I think I went mad myself, from what I was seeing. But I just had to get on with using my skills and trying to keep the slurry back. Some part of the roof was still there, but hanging dangerously. The skills of the building trade enabled my mates and myself to jack it up to prevent further falls. We worked late in the night by the light of lamps which were brought in. I have never done so much crying as that day; we all did. The slurry was so deep, at one point I almost got sucked down into it. They had to pull me out and strip off my denims and my shirt, but I just wanted to carry on. Eventually, I collapsed from exhaustion and was carried off. I had double pneumonia and was given an injection which put me to sleep for many, many hours. I didn’t know where I was by then; all I remember is seeing the doctor bending over me to give me the injection.

I don’t think I have ever felt completely normal since that day. I had experienced many horrors during the war, from the beaches of Dunkirk, to a naval battle on the battleships taking us to Malta where I served for three years. Malta was under siege, continuously being bombed, and on very meagre rations. From there, I went to Minterno and Cassino, where we had to bury many of our comrades who were slaughtered. But nothing can ever erase the memory of that fateful morning at Aberfan and the loss of 116 little children. It was much worse, because it was the children who died. Their laughter would never ring out again in that sad, sad, village. I can never forget it. Let no-one ever forget that terrifying, sad day - or the lesson to be learned.’

It is almost forgotten

Deliberately so

By those on high

Most villagers will still not talk about it

Grief is private

And unrewarded

In the proud humility

Of non-acceptance

An Appeal Fund raised £1.75 million from the British public.

The National Coal Board asked for £250,000 from it

And accepted £150,000

To meet the costs of clearing the remaining slurry

From the hilltops around the town

The families of the bereaved were offered £500 each

Regardless of how many children

The National Coal Board had killed.

Eventually, the generous NCB

Gave £1,500 per family

From the Appeal Money

It had taken

Tiny front rooms in the packed terraces

Are shrines to the dead generation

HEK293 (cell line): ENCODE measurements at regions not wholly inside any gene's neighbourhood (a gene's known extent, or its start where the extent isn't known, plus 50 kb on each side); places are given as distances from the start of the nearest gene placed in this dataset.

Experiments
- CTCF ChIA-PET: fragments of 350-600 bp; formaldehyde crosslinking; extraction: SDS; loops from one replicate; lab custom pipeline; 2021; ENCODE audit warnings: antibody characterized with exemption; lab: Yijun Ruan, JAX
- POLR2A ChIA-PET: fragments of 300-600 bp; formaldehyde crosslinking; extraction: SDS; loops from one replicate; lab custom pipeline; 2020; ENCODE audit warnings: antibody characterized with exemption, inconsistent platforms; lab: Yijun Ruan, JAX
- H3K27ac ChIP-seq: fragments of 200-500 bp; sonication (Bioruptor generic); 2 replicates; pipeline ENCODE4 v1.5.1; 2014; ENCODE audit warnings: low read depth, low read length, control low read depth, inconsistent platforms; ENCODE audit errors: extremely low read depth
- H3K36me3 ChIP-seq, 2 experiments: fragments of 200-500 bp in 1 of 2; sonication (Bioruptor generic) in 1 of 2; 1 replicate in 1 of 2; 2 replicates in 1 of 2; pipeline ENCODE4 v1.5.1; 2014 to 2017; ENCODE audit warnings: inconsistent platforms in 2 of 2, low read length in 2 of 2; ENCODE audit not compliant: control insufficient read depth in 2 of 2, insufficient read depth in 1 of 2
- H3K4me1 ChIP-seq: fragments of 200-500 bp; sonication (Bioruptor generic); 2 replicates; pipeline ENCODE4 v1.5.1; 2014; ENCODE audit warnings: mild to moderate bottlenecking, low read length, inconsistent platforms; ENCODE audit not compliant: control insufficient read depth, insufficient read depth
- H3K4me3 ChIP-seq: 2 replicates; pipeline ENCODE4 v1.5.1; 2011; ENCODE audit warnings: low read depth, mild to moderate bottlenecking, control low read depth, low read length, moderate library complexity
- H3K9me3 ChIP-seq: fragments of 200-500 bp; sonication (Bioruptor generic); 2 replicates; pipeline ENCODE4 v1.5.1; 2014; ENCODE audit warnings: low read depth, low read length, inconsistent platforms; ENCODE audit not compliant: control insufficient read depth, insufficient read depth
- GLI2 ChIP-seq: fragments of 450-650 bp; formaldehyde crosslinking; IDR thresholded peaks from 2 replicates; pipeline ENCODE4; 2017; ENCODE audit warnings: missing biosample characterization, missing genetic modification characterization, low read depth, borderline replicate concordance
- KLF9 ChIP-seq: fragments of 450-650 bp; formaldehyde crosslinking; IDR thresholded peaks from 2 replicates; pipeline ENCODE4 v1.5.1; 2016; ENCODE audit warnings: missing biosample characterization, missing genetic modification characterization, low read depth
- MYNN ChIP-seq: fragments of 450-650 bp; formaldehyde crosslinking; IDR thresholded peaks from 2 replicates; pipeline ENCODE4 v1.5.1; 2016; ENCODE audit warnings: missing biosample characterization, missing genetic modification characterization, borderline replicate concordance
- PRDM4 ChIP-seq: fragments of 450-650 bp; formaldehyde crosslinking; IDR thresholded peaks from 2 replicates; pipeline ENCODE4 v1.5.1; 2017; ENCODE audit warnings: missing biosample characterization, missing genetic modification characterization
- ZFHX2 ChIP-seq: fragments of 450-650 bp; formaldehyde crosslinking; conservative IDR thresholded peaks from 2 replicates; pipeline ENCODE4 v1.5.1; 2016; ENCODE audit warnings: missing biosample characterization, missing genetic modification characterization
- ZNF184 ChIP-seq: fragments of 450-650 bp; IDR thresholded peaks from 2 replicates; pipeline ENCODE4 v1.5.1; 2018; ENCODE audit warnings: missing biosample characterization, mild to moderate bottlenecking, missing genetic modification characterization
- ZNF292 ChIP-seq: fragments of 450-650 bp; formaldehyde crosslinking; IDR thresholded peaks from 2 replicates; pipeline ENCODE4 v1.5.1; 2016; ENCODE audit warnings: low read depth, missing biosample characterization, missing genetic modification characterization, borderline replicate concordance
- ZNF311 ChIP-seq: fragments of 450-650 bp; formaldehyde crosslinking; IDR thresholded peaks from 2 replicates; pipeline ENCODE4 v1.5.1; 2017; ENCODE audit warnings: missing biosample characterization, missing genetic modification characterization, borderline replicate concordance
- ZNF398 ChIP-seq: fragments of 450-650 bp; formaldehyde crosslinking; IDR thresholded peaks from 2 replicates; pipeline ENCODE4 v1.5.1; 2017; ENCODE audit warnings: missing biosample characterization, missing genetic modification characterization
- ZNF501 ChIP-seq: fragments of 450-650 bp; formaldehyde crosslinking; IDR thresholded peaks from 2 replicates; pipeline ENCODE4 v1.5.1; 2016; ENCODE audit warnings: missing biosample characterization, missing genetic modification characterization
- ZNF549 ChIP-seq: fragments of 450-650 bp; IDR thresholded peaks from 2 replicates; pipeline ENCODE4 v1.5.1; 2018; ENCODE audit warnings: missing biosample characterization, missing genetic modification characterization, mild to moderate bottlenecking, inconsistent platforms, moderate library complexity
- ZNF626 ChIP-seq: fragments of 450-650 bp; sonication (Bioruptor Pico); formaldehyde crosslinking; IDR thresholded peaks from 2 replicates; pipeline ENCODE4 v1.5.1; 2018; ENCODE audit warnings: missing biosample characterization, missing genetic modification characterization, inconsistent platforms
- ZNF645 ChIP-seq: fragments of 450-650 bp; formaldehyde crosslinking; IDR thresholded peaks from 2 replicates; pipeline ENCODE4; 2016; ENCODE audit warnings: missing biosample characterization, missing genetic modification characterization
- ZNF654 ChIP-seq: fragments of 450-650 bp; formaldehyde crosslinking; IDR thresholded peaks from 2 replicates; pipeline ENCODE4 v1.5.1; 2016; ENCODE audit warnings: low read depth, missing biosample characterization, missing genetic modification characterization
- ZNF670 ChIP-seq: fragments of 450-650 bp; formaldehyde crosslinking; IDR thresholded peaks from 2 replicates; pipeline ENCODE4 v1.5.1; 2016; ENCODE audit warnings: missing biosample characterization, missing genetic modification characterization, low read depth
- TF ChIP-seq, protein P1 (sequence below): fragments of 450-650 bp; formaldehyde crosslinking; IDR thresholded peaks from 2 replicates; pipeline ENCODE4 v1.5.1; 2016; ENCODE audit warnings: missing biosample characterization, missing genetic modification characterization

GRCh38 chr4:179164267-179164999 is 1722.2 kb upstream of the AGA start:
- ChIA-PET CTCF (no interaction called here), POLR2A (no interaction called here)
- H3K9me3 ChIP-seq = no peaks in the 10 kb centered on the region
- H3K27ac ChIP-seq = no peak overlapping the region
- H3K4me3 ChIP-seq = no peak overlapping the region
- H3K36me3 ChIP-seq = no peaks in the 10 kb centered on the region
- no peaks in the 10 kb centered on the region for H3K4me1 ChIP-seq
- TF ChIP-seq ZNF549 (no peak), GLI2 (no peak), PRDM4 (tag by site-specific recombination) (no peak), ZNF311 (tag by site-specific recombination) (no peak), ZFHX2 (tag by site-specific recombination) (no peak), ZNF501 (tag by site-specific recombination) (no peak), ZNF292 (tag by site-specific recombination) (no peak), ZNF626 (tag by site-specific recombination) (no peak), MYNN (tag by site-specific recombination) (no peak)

And the generation of broken-hearted deaths

The mine closed in 1989

'What becomes of the broken-hearted

Who had love that's now departed…’

The 4,236 page enquiry

Banished all tips

From the edges of mining villages

There is no money left

From the Appeal Fund

To restore the Portland Stone Monument

Or maintain the Memorial Gardens

The White Arches

Of the dead children

The Fund built an expensive community centre

With no monies for its upkeep

So the local council took it over

£1,500 per family

The Royalties of Murder

As bitter as he’s ugly

Just like his scabby daddy

This pox-scarred whelp

Needs some real help

Because he’s his mummy’s babby

‘No Iranian torturer could have elicited a greater variety of winces and flinches’

states Amis fils, being forced to endure the whole of the screening of

Four Weddings and A Funeral with one of his fellow illuminated glitterati,

Salman Rushdie.

They cannot leave early because of security reasons.

The great Rushdie explains that

‘The world has bad taste. Didn’t you know that?’

Blest are those with choice and no contempt

Listen to John Evans, a miner aged just 47 and looking into darkness:

‘I’m glad I haven’t a son ...

It must be a heart-breaking business to watch your boy

Grow into manhood and then see him deteriorating

Because there is no work for him to do….

I’ve been out of work now for eight years,

And I’ve only managed to get eleven days work

In all that time.

Work used to shape the whole of my life

And now I’ve got to face the fact

That this won’t be so any more.

I am really glad I live in the Rhondda.

There’s real kindness and comradeship here,

And that just about makes life worth living.

The spirit here in this valley helps to soften

Many of the hardships of unemployment.’

Crush our language

Crush our men

Crush our youth

Crush our children

Turn the babies back to dust

Parfait gentil knights

Sir Galahad and Sir Tristram

1982 The Malvinas

43 Welsh Guards

Sitting ducks

In another futile English war

No-one was to blame

Although the captain was implored

To disembark